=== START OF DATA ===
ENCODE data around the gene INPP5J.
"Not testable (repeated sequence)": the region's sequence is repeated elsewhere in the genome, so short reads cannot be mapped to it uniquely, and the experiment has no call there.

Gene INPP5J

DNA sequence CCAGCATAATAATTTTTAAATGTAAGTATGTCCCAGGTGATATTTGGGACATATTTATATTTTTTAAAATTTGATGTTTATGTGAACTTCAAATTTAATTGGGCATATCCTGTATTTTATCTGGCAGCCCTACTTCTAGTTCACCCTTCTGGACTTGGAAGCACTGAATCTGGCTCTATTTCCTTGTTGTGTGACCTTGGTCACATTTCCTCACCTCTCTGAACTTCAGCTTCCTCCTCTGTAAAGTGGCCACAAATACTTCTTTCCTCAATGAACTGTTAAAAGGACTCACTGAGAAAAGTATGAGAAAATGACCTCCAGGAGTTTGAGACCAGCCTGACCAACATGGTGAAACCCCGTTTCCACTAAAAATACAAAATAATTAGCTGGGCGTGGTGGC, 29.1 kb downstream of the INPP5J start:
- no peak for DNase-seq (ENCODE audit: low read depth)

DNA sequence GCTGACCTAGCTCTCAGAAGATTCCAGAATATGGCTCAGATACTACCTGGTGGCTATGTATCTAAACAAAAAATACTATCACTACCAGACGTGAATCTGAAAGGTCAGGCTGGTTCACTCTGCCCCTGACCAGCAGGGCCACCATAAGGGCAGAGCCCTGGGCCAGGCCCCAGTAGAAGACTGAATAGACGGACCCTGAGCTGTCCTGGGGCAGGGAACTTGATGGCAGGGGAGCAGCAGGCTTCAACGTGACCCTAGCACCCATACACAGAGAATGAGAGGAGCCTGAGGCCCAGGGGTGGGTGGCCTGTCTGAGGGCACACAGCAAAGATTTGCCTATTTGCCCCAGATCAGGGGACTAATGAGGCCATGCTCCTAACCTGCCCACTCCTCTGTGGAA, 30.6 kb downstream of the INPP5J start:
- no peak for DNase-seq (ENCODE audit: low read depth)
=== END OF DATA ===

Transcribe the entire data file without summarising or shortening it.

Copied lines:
ENCODE data around the gene INPP5J.
"Not testable (repeated sequence)": the region's sequence is repeated elsewhere in the genome, so short reads cannot be mapped to it uniquely, and the experiment has no call there.

Gene INPP5J

DNA sequence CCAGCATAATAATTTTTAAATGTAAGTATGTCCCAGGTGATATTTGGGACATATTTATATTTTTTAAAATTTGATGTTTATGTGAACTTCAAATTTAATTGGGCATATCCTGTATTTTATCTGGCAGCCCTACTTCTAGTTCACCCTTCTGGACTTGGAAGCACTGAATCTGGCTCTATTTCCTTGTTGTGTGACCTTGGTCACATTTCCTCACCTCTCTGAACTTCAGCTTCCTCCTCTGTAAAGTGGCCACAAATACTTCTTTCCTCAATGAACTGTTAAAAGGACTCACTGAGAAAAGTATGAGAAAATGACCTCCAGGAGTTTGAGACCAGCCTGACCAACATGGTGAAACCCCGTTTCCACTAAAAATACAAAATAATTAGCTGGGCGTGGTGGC, 29.1 kb downstream of the INPP5J start:
- no peak for DNase-seq (ENCODE audit: low read depth)

DNA sequence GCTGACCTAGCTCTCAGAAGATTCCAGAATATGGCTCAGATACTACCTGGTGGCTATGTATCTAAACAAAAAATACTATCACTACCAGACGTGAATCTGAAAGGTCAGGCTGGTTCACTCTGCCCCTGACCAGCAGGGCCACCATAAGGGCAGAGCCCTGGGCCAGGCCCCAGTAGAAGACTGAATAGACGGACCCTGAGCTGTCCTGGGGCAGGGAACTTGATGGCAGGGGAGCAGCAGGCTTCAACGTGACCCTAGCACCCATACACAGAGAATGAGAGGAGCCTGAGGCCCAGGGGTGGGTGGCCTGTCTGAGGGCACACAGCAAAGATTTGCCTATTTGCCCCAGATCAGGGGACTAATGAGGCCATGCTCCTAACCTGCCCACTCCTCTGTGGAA, 30.6 kb downstream of the INPP5J start:
- no peak for DNase-seq (ENCODE audit: low read depth)